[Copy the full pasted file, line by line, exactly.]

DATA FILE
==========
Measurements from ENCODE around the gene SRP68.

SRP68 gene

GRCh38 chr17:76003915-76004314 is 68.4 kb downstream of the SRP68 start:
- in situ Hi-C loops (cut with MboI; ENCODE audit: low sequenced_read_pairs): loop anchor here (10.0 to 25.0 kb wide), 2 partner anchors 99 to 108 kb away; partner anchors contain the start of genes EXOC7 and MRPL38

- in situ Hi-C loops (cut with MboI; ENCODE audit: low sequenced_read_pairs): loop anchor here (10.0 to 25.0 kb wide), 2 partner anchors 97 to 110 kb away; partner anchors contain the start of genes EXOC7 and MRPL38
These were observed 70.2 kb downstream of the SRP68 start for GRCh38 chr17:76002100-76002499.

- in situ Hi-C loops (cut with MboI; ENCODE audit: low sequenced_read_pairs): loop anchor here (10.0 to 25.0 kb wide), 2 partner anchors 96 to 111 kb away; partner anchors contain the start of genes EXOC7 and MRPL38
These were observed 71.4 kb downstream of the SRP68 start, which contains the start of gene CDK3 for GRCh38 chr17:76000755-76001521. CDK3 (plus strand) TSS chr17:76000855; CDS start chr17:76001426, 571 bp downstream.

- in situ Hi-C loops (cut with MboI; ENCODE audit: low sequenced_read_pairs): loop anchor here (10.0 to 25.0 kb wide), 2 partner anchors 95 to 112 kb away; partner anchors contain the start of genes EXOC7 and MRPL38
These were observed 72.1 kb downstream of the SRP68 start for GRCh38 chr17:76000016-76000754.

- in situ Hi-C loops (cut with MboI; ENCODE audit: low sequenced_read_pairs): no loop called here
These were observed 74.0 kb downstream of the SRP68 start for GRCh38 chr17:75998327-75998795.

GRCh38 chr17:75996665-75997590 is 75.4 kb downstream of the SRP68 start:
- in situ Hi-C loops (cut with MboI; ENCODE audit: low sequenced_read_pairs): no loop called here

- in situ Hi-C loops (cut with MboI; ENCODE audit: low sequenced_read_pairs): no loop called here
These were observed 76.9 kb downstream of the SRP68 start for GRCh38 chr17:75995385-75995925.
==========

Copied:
Measurements from ENCODE around the gene SRP68.

SRP68 gene

GRCh38 chr17:76003915-76004314 is 68.4 kb downstream of the SRP68 start:
- in situ Hi-C loops (cut with MboI; ENCODE audit: low sequenced_read_pairs): loop anchor here (10.0 to 25.0 kb wide), 2 partner anchors 99 to 108 kb away; partner anchors contain the start of genes EXOC7 and MRPL38

- in situ Hi-C loops (cut with MboI; ENCODE audit: low sequenced_read_pairs): loop anchor here (10.0 to 25.0 kb wide), 2 partner anchors 97 to 110 kb away; partner anchors contain the start of genes EXOC7 and MRPL38
These were observed 70.2 kb downstream of the SRP68 start for GRCh38 chr17:76002100-76002499.

- in situ Hi-C loops (cut with MboI; ENCODE audit: low sequenced_read_pairs): loop anchor here (10.0 to 25.0 kb wide), 2 partner anchors 96 to 111 kb away; partner anchors contain the start of genes EXOC7 and MRPL38
These were observed 71.4 kb downstream of the SRP68 start, which contains the start of gene CDK3 for GRCh38 chr17:76000755-76001521. CDK3 (plus strand) TSS chr17:76000855; CDS start chr17:76001426, 571 bp downstream.

- in situ Hi-C loops (cut with MboI; ENCODE audit: low sequenced_read_pairs): loop anchor here (10.0 to 25.0 kb wide), 2 partner anchors 95 to 112 kb away; partner anchors contain the start of genes EXOC7 and MRPL38
These were observed 72.1 kb downstream of the SRP68 start for GRCh38 chr17:76000016-76000754.

- in situ Hi-C loops (cut with MboI; ENCODE audit: low sequenced_read_pairs): no loop called here
These were observed 74.0 kb downstream of the SRP68 start for GRCh38 chr17:75998327-75998795.

GRCh38 chr17:75996665-75997590 is 75.4 kb downstream of the SRP68 start:
- in situ Hi-C loops (cut with MboI; ENCODE audit: low sequenced_read_pairs): no loop called here

- in situ Hi-C loops (cut with MboI; ENCODE audit: low sequenced_read_pairs): no loop called here
These were observed 76.9 kb downstream of the SRP68 start for GRCh38 chr17:75995385-75995925.